Types of research

Hi there :)

This is final section of the sociolgical research methods notes i have made.

There are 8 sections alltogether, in this order:

1)Research methods

2)Experiments

3)Social surveys

4)Questionnaires

5)Interviews

6)Observation

7)Secondary sources

and 8) Types of research

Hope its ok and useful for you to revise from.

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  • Created on: 09-04-10 18:48
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Types of research
Life Histories
As their name suggest, life histories are accounts of people's lives which they tell to researchers.
Something of the flavour & significance of life histories can be obtained from a brief discussion of
Cheyenne Memories, the life history of John Stands in Timber (18841967) as told to the anthropologist
Margot Liberty. He was a member of the last generation who experienced the traditional way of life of
the Cheyenne Indians during the 19th Century.
The Cheyenne were a nonliterate society, so oral accounts are particularly important. Stands in
Timber's account of his life & the history & culture of his people is given from the Cheyenne point of
view. In Margot Liberty's words, `John has given us the history of the Cheyenne's as they themselves
recall & interpret it' (1967). Much of the material is new, that which isn't confirms, complements &
amplifies 19th century ethnographic accounts.
Advantages life histories have illuminated many areas of social life. Eg, the Polish Peasant in Europe &
America, a 5 volume work 1st published from 1918 to 1920, included an extensive life history of a Polish
Peasant which provided many valuable insights into the experience of migration from Poland to the USA
(Thomas & Znaniecki, 1958). The Jack Roller (Shaw, 1930) is a story, written in his own words & from his
own point of view, of a young American `jack roller', the 1930s equivalent of today's `mugger'. It is this
firsthand account of people's experience of their life as they see it which many researchers regard as
the main value of the life history. It can provide insights & information which are not obtainable from
any other source, as Stands In Timber's life history shows. It can give a picture of the process &
development of social life over time. It can also serve as a basis for confirming or questioning other
interpretations & accounts. And it can direct researchers into new areas & encourage them to ask new
questions.
Disadvantages However, as the title Cheyenne Memories suggests, the life history is heavily dependent
on people's memory which is inevitably patchy & selective. To some extent, it will also reflect their
attitudes & opinions. Some would see this as a serious criticism of the life history. Eg, Stands In Timber
has been criticised by other members of his tribe for being too proCrow ­ the Crow are traditional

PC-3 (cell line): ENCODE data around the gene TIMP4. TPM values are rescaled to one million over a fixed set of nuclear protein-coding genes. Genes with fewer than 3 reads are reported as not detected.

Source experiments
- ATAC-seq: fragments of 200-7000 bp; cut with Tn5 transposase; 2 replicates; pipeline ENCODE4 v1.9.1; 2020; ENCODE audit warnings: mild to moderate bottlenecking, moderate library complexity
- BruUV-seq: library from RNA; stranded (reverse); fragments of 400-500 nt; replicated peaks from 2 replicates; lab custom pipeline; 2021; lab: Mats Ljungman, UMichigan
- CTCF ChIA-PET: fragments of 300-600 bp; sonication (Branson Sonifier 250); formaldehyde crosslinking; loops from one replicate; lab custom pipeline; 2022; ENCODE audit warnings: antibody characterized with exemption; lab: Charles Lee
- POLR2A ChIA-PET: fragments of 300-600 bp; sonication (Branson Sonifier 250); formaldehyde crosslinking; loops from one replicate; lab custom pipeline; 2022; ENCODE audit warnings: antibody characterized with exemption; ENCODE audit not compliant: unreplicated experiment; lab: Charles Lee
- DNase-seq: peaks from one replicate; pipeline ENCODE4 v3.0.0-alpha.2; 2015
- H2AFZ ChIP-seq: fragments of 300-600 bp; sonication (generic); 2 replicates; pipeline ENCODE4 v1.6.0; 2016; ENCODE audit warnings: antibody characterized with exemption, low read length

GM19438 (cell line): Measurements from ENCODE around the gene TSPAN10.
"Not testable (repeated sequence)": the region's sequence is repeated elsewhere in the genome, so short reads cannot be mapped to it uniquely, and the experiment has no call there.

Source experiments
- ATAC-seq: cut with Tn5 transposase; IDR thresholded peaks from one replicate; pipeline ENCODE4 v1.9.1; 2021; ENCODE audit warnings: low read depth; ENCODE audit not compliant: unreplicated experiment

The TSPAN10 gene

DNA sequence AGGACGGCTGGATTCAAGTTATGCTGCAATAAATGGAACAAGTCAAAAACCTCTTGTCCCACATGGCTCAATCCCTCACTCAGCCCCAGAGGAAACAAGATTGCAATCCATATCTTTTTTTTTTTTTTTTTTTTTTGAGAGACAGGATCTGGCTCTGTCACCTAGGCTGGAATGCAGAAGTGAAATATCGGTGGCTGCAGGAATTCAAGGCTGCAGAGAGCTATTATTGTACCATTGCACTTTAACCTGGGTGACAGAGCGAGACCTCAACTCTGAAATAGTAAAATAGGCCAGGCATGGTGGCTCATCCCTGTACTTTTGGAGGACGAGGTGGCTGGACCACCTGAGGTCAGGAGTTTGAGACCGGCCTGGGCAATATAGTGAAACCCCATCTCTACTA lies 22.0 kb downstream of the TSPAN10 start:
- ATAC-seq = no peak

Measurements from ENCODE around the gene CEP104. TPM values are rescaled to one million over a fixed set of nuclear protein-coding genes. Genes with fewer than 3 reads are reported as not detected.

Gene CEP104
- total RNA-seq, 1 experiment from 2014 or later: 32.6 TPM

enemies of the Cheyenne.
A further criticism concerns the researcher. There is a temptation for researchers to lead the
respondent as life histories are recounted, particularly when areas of interest to them are touched upon.
Eg, Margot Liberty (1967) writes, `my tendency was at first to press him for stories. I soon found it far
better to trust his own instinct. Where he did not volunteer material freely he usually had a little to say.'
While accepting many of the criticisms of life histories, supporters argue that they are far outweighed
by the valuable information that a good life history can provide.
Case Studies
A case is a study of one particular case or instance of something. It may be a study of a particular
school, factory or hospital, or a study of a single individual such as a manual worker, a mother with
dependent children, or a retired person. The life history is an eg of a case study.
Case studies have a number of advantages.
By focusing on a particular case, they can provide a richer & more detailed picture than research
based on large samples.
This may result in new insights & fresh ideas.
Case studies can provide useful information for a larger research project. Eg, the experiences of 1
retired person could be used in a questionnaire in order to discover how far they apply to other
retired people.
There is a better chance of a questionnaire or interview being relevant & meaningful if it is based, at
least in part, on a case study.
Theories can be tested to see whether they apply in particular situations. Sociologists at Lancaster
University tested the theory of secularisation i(the idea that religion is becoming less important in
modern societies) by conducting a case study of religion in a single town ­ Kendal in the Lake
District.
Some of the advantages of case studies can be seen from Macbeth & Mortimore's (2001) study of
school effectiveness. They used case studies of a small number of schools in addition to a largescale

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The case studies helped them identify key themes to explore in their survey, allowed them
to check their survey findings held true in particular schools, & added depth to their quantitative data.
Case studies have sometimes been criticised as limited & unrepresentative. Since they are oneoff
instances, they cannot be used as a basis for generalisations. However, this is their strength. They are a
valuable warning to rash & sweeping generalisations.…read more

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The comparative method helps sociologists to investigate what causes what causes what. Eg,
Durkheim's study suggested that religion may be a factor affecting the suicide rate. His figures
indicated that the suicide rate for Protestants within particular societies was higher than the rate for
Catholics. The same applied to comparisons between societies ­ the suicide rate for protestant
countries was significantly higher than the rate for Catholic Societies.…read more

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